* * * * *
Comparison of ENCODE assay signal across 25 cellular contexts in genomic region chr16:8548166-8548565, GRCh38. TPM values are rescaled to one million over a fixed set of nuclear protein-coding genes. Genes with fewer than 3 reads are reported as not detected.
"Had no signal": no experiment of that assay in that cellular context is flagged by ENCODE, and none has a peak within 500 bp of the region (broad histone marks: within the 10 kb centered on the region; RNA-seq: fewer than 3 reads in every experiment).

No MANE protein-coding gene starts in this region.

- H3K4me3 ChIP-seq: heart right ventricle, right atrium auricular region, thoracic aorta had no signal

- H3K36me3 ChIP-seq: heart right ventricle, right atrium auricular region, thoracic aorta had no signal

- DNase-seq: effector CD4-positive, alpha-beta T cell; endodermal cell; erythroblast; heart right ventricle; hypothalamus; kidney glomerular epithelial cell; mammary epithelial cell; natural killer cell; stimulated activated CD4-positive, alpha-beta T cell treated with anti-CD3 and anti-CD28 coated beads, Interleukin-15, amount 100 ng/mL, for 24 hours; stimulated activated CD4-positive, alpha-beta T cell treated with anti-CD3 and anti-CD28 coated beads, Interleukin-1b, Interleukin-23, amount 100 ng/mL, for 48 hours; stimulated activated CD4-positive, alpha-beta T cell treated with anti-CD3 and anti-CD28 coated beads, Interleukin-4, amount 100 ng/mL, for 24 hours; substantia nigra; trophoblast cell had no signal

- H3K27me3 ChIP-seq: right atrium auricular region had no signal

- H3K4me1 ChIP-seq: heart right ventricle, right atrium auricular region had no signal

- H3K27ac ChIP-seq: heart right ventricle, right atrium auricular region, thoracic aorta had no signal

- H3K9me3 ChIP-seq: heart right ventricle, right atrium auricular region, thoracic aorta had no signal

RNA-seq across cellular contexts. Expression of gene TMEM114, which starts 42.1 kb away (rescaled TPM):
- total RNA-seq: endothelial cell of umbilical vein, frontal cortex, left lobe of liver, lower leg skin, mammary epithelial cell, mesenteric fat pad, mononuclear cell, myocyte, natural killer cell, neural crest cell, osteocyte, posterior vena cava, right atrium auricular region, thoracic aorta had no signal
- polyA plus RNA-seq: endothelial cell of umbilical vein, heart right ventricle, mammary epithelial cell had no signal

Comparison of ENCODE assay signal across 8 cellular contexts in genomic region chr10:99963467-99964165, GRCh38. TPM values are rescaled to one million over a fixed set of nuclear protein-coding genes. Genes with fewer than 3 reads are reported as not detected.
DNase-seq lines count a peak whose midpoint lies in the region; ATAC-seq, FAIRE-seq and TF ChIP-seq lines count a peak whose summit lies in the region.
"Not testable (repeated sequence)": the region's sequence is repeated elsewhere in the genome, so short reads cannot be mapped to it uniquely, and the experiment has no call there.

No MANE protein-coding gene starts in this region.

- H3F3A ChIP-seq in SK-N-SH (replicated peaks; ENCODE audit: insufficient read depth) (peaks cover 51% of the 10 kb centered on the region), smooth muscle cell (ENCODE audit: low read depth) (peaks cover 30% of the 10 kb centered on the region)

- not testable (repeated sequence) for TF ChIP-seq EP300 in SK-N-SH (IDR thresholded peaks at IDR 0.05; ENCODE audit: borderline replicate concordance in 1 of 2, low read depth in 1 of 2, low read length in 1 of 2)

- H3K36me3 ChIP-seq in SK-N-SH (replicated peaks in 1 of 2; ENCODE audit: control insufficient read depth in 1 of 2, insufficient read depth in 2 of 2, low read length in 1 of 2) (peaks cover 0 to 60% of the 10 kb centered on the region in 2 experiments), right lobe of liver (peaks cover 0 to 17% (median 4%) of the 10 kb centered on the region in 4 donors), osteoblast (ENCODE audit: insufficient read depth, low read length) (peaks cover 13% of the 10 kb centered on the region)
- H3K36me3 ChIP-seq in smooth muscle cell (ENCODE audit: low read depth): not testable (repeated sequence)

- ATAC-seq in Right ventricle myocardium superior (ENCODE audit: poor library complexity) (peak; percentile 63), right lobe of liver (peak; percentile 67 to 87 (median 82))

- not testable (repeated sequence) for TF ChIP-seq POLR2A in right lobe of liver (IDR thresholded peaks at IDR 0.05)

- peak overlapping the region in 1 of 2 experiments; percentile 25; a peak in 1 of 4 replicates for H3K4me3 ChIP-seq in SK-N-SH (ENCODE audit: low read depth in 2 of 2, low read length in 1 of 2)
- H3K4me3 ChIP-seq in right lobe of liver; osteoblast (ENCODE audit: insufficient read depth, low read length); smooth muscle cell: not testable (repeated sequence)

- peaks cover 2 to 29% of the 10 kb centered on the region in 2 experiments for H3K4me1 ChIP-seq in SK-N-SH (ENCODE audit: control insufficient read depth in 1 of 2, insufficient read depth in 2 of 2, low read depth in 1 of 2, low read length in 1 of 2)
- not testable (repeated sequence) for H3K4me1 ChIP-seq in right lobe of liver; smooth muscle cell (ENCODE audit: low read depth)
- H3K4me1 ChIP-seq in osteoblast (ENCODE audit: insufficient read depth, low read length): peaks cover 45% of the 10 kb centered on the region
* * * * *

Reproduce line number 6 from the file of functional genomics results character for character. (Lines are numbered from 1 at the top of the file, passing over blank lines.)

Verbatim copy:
- DNase-seq: effector CD4-positive, alpha-beta T cell; endodermal cell; erythroblast; heart right ventricle; hypothalamus; kidney glomerular epithelial cell; mammary epithelial cell; natural killer cell; stimulated activated CD4-positive, alpha-beta T cell treated with anti-CD3 and anti-CD28 coated beads, Interleukin-15, amount 100 ng/mL, for 24 hours; stimulated activated CD4-positive, alpha-beta T cell treated with anti-CD3 and anti-CD28 coated beads, Interleukin-1b, Interleukin-23, amount 100 ng/mL, for 48 hours; stimulated activated CD4-positive, alpha-beta T cell treated with anti-CD3 and anti-CD28 coated beads, Interleukin-4, amount 100 ng/mL, for 24 hours; substantia nigra; trophoblast cell had no signal